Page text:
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Electronic payments rise, but paper cheques still dominate 

By Neil Amato 
November 19 2013

Paper cheques remain the most common method of payment by US businesses.

Half of companies in a recent survey by the Association for Financial Professionals (AFP) both receive and make payments by cheque more than other methods. Businesses are hesitant to accept electronic payments and have difficulty persuading customers to submit payments electronically.

The typical company receives 50% of its B2B payments by cheque, and wire transfers are the most common forms of payment across country borders.

AFP has surveyed finance professionals on electronic payments every three years since 2004. This year, payments by cheque made up 50% of overall B2B transactions, compared with 75% in 2004, 64% in 2007 and 54% in 2010.

The percentage of companies collecting more than 60% of payments by cheque dropped from 69% in 2004 to 35% in 2013. Smaller companies are more likely to receive a majority of their payments by cheque.

The most common barriers for using electronic payments are:

  • Difficulty convincing customers to pay electronically (82%)
  • Difficulty convincing suppliers to accept electronic payments (74%)
  • Shortage of IT resources to implement electronic payments (71%)
  • Lack of standard format for remittance information (70%)
  • Lack of integration between electronic payment and account systems (66%)

Nearly half (48%) of companies say they plan to convert the majority of B2B payments from cheques to electronic methods within the next three years.

While still prevalent, the use of paper cheques is declining. The average company makes 43% of its payments to major suppliers by cheque, compared with 49% in 2010 and 65% in 2007. Thirty-one per cent of payments made to major suppliers are done using automated clearing house (ACH) credits, and 16% are made by wire transfer, according to the 2013 survey.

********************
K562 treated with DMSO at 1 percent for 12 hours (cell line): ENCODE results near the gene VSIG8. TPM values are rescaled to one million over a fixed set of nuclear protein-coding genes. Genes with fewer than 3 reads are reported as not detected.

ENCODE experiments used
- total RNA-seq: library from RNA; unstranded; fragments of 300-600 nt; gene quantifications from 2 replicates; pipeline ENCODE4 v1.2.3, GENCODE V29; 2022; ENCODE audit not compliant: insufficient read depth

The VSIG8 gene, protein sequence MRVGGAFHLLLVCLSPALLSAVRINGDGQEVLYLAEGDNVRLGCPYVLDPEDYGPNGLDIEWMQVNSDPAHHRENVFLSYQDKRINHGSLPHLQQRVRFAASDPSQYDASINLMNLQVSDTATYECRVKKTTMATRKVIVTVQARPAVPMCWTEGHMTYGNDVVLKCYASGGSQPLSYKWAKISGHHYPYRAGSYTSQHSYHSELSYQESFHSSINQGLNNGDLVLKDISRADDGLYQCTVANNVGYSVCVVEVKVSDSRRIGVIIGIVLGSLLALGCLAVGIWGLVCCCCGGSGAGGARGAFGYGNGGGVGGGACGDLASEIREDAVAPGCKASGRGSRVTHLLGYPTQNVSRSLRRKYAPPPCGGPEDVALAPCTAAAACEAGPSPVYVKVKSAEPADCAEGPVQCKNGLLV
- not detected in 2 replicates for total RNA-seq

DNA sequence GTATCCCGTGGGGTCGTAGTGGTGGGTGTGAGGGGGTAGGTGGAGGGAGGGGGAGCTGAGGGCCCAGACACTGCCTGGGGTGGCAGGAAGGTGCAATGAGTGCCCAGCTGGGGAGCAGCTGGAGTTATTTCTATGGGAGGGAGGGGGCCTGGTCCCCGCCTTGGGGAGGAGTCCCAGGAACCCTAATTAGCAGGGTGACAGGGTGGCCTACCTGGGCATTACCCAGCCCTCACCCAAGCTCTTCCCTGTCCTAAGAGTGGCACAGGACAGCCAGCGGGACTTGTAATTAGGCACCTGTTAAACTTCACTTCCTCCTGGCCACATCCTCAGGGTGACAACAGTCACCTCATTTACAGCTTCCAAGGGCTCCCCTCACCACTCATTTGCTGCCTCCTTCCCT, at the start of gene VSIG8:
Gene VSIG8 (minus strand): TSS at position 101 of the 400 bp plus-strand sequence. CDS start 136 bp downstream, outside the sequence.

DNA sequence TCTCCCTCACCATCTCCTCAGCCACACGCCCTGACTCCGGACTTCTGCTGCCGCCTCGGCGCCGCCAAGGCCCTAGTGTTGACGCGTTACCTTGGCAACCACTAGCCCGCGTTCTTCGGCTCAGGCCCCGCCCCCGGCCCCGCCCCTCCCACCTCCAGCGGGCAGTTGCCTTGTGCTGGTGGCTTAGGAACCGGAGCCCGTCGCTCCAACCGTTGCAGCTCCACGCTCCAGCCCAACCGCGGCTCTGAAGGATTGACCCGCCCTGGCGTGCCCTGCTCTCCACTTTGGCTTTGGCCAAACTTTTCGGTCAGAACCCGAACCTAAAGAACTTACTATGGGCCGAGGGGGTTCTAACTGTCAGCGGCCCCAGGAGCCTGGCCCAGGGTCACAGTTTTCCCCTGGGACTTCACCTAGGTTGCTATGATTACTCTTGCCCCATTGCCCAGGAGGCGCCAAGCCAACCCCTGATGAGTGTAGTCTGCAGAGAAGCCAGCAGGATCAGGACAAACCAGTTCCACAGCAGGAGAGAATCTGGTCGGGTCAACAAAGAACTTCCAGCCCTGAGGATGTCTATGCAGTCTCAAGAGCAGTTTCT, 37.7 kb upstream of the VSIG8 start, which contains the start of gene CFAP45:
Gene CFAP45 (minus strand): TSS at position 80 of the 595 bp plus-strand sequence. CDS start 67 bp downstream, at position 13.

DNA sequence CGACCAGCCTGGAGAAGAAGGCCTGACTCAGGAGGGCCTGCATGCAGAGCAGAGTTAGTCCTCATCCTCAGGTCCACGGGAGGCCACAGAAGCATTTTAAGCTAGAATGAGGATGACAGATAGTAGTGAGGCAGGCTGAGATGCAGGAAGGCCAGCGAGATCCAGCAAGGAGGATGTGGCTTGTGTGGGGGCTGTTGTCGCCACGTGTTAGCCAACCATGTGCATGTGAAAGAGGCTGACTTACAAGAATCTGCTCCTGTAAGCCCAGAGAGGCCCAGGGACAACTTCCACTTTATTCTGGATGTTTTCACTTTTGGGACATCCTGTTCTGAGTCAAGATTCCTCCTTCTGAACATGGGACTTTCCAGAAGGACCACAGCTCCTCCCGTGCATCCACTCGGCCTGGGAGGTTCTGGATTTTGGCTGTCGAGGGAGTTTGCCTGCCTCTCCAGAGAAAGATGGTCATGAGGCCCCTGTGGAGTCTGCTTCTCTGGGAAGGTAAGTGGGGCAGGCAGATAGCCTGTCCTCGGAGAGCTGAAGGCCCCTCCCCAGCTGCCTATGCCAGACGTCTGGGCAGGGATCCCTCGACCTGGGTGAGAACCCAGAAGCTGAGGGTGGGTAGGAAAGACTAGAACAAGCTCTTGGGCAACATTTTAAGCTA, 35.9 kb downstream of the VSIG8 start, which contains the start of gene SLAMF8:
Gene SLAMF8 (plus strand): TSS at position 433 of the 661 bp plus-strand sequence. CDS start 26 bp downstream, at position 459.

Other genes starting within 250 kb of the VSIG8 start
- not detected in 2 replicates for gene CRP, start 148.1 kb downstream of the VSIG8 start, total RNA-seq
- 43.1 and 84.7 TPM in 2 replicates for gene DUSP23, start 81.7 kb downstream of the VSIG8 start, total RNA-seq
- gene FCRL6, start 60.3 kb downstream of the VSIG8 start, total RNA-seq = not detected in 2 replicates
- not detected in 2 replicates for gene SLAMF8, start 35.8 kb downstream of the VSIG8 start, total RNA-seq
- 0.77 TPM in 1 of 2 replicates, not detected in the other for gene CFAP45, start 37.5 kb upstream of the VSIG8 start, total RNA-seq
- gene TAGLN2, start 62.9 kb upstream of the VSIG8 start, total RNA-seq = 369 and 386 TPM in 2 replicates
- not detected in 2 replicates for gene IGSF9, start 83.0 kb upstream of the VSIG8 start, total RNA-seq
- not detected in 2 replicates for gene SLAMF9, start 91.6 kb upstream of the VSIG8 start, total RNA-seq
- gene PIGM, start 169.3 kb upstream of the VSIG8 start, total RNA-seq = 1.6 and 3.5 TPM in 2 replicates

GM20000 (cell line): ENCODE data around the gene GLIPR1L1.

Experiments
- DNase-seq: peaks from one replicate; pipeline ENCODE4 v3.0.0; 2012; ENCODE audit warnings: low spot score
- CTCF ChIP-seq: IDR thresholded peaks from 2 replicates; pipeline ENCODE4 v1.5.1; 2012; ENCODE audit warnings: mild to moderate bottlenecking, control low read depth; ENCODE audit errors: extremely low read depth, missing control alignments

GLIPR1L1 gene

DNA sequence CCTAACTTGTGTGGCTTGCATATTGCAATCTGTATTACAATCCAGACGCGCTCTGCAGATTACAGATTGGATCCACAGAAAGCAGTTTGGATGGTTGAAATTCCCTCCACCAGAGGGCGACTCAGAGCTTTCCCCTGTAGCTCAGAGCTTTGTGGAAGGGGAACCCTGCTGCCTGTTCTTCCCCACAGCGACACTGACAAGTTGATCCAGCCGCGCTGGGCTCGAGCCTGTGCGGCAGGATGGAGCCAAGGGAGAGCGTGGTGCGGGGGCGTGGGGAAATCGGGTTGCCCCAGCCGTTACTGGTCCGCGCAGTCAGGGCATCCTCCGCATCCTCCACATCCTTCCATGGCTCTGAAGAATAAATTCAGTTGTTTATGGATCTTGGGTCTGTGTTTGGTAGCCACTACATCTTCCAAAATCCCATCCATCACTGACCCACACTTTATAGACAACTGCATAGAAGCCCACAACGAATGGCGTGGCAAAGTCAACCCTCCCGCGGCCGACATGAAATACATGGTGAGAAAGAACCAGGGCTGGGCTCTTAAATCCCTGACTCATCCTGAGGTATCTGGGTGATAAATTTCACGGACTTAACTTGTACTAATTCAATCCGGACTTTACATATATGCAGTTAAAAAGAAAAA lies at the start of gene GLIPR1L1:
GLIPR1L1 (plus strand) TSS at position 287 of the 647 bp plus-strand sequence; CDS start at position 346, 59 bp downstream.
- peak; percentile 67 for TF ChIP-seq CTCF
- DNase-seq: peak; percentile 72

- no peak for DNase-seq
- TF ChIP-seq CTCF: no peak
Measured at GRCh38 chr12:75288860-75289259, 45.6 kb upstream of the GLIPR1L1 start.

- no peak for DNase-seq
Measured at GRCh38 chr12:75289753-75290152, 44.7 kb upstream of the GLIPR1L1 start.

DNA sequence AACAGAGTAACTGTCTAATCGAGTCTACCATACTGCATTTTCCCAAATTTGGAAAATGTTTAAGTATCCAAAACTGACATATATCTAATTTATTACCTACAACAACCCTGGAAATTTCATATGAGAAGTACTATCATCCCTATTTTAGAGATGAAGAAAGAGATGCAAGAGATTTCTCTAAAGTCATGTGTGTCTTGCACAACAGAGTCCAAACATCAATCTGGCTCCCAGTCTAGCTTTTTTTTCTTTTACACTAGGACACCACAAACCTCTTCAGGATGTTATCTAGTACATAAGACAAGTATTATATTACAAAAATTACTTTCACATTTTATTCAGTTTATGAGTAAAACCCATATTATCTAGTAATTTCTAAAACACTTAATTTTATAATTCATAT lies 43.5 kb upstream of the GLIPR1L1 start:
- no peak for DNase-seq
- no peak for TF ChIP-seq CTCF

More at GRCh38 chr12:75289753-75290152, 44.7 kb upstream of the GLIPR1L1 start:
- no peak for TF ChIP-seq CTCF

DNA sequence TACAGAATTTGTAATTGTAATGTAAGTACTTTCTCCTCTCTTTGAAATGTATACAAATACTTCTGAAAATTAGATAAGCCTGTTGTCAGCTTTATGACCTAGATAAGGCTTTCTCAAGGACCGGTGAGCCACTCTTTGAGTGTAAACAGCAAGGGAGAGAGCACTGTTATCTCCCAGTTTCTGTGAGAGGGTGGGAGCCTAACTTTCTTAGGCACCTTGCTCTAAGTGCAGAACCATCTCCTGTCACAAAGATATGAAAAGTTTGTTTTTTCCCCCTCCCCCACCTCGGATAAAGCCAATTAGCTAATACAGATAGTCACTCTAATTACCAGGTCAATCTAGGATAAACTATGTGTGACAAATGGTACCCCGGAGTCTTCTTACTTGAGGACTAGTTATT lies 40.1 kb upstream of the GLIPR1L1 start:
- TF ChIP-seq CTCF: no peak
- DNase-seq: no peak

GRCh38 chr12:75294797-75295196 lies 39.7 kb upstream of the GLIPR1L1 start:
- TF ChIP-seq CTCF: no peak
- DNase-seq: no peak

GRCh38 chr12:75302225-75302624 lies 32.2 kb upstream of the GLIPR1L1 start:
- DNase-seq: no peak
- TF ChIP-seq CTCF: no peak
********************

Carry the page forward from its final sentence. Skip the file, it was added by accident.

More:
A global survey by AFP earlier this year showed that companies reported a drop in attempted or actual payments fraud, in part because the use of electronic payments has increased.

AFP surveyed 484 cash managers, directors, analysts and assistant treasurers in more than 15 industries. About half of the respondents came from companies with annual revenue between $500 million and $1 billion.

The 2013 AFP Electronic Payments Survey lists three main constraints businesses face in trying to adopt greater efficiency in payments:

  • More than 70% of organisations are struggling to convert to electronic methods of payment, citing customer or supplier hesitance and IT barriers.
  • Just more than 10% of companies use mobile technology to initiate payments, and 32% plan to do so in the next three years.
  • Half of the companies that facilitate cross-currency payments through foreign currency accounts also rely on banking providers, which can lead to higher costs.

The most common benefits cited by finance professionals for using electronic payments are cost savings (57%), improved cash forecasting (46%), fraud control (39%) and more efficient reconciliation (37%).

Related CGMA Magazine content:

Five Risky Areas in Mobile Banking”: Mobile banking offers convenience to consumers but also has created concerns about fraud, data security and privacy. Regulators have taken notice of the potential risks and rewards, and have offered some direction to companies and consumers.

Neil Amato (namato@aicpa.org) is a CGMA Magazine senior editor.



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